Deuteronomy Chapter 4  PDF  MSWord

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Go to Bible: Deuteronomy 4
 
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“all the men who followed Baal-peor, Yahweh your God has destroyed them.” The Book of Deuteronomy has a large number of verses in which God warns Israel that if they forsake Him and turn to pagan gods they will be destroyed. The need for the large number of warnings in Deuteronomy comes from the historic situation: This is the last 2 months of the Wilderness Wanderings before Israel crossed the Jordan River, and Israel was camped on the Plains of Jordan, across the Jordan from Jericho. In just a couple months they would encounter the Canaanites in the Promised Land and the gods they worshiped. Sadly, the Israelites did not follow God’s warnings. They worshiped Baal and other pagan gods and were eventually conquered and carried into captivity; the kingdom of Israel by Assyria (2 Kings 17), and the kingdom of Judah by Babylon (2 Kings 24-25). There are many warnings in Deuteronomy about pagan gods (cp. Deut. 4:3; 6:14-15; 7:4; 8:19-20; 11:16-17; 17:2-5; 29:25-28; 30:17-18; 31:16-18).

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“I will make them hear my words.” The very first time that the Ten Commandments were given, God spoke them audibly to Israel from the top of Mount Sinai. It was later they were written on stone tablets. [For more on God speaking the Ten Commandments directly to the Israelites, see commentary on Exodus 19:9].

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Deu 4:19

“the sun and the moon and the stars, all the army of heaven.” In this context, the “army of heaven” refers to the stars and planets (also thought of as “stars”) which appeared organized and thus were referred to as an “army.”

“bow down.” The common biblical way of bowing down before people or God was to fall to one’s knees and bow the upper body to the earth. It is the same Hebrew word as “worship.” [For more on bowing down, see commentary on 1 Chron. 29:20].

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Deu 4:25

“making him angry.” The NET text note on Deuteronomy 4:25 gets the sense of the text correctly when it says, “The infinitive construct [in the Hebrew text] is understood here as indicating the result, not the intention of their actions.” Although many English versions use the word “provoke,” the Israelites did not worship idols with the intention of provoking God. But the result of their idolatry was that God was angered. In everyday English, “provoke” means to do something to intentionally upset someone, and that is not what was happening with Israel’s idolatry.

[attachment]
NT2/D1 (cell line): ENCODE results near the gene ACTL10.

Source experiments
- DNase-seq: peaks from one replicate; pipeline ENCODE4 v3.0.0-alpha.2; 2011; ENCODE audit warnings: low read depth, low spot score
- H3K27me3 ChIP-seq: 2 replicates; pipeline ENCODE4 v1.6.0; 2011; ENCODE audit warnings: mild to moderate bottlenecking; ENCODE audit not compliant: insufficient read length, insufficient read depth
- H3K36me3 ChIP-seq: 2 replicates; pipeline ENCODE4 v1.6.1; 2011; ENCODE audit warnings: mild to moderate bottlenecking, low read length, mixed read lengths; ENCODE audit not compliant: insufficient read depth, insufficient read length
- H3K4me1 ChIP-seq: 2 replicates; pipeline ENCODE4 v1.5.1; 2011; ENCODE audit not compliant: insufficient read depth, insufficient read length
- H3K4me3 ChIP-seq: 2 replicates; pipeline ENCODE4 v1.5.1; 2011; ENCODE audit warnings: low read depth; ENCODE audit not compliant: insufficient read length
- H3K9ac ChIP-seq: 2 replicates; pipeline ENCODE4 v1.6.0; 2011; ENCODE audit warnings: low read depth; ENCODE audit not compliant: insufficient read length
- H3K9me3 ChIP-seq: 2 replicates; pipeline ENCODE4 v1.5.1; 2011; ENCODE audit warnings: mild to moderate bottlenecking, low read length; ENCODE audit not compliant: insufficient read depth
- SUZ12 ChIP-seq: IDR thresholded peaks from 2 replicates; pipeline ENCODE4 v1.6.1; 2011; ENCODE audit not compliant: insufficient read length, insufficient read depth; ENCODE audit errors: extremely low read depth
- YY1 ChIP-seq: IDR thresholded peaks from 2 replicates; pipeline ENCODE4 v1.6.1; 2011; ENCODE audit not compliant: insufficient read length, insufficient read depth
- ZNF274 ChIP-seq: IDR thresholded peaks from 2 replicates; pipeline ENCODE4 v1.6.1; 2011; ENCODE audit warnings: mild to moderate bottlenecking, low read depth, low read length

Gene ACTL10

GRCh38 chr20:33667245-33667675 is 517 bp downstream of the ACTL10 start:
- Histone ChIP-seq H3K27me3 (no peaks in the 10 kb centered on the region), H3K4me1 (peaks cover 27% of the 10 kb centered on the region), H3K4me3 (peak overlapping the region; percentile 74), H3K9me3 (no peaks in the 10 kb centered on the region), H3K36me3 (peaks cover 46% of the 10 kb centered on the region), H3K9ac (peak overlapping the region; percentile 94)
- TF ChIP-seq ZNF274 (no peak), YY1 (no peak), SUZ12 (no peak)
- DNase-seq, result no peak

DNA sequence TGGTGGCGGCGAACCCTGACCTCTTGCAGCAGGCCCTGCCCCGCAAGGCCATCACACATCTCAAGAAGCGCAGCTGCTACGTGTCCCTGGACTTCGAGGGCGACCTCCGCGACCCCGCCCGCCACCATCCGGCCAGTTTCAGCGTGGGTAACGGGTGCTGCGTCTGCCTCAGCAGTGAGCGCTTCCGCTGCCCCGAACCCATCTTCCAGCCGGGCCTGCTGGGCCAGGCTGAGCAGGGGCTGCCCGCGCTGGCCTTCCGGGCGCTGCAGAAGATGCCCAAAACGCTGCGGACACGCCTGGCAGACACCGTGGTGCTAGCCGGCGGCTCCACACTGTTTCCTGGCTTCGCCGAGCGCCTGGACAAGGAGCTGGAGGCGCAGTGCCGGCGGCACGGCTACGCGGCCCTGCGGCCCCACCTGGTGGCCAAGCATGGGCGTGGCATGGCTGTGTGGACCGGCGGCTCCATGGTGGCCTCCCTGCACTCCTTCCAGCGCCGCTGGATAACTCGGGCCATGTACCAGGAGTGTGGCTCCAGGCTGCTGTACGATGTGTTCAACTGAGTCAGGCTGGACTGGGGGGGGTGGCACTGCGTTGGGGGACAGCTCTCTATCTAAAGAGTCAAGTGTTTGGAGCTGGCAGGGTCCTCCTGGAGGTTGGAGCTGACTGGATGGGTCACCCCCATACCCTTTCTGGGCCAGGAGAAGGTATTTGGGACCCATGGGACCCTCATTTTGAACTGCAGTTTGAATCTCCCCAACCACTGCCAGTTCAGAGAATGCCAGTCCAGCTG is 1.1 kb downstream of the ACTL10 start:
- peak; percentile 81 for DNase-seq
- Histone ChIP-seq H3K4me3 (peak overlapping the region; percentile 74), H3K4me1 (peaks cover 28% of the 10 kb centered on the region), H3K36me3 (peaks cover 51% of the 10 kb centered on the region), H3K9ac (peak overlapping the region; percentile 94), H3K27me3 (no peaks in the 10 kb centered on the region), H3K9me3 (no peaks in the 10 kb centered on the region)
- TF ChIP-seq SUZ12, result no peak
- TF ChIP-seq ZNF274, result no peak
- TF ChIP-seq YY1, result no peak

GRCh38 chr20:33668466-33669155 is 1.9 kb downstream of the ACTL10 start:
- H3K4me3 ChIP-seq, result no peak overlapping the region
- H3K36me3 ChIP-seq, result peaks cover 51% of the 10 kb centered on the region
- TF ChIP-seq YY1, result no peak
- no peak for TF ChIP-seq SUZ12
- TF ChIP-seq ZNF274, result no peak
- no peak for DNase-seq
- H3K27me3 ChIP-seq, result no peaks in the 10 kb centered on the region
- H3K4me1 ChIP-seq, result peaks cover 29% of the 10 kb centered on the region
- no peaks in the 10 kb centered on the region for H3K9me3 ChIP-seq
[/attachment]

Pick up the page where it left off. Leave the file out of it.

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Deu 4:26

“perish, yes, perish...destroyed, yes, destroye​d.” This is two examples of the figure of speech polyptoton. [For more on polyptoton, and the way it is translated, see commentary on Genesis 2:16]. God is making it very clear that if people turned away from Him and served idols they would perish.

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Deu 4:30

“listen to his voice.” In a context like this, the word “listen” can also be used idiomatically and have the meaning “obey.” Some scholars refer to this as the pregnant sense of the word. Many Hebrew words are used with an idiomatic or pregnant sense (see commentary on Luke 23:42).

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Deu 4:36

“Out of heaven he made you to hear his voice.” This refers to God giving the Ten Commandments from Mount Sinai. [For more on God speaking the Ten Commandments directly to the Israelites, see commentary on Exodus 19:9].

“on earth he made you to see.” God spoke from heaven (the cloud above the mountain), the people on earth heard the words and saw the fire.

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Deu 4:37

”your fathers.” In most contexts, as here, the “fathers” of Israel are Abraham, Isaac, and Jacob, to whom God promised their seed would inherit the land of Israel.

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“sea of the Arabah.” The Dead Sea.

“Pisgah.” The mountain range on the western edge of Moab that overlooks Israel. Mount Nebo where Moses died is a peak in that range.

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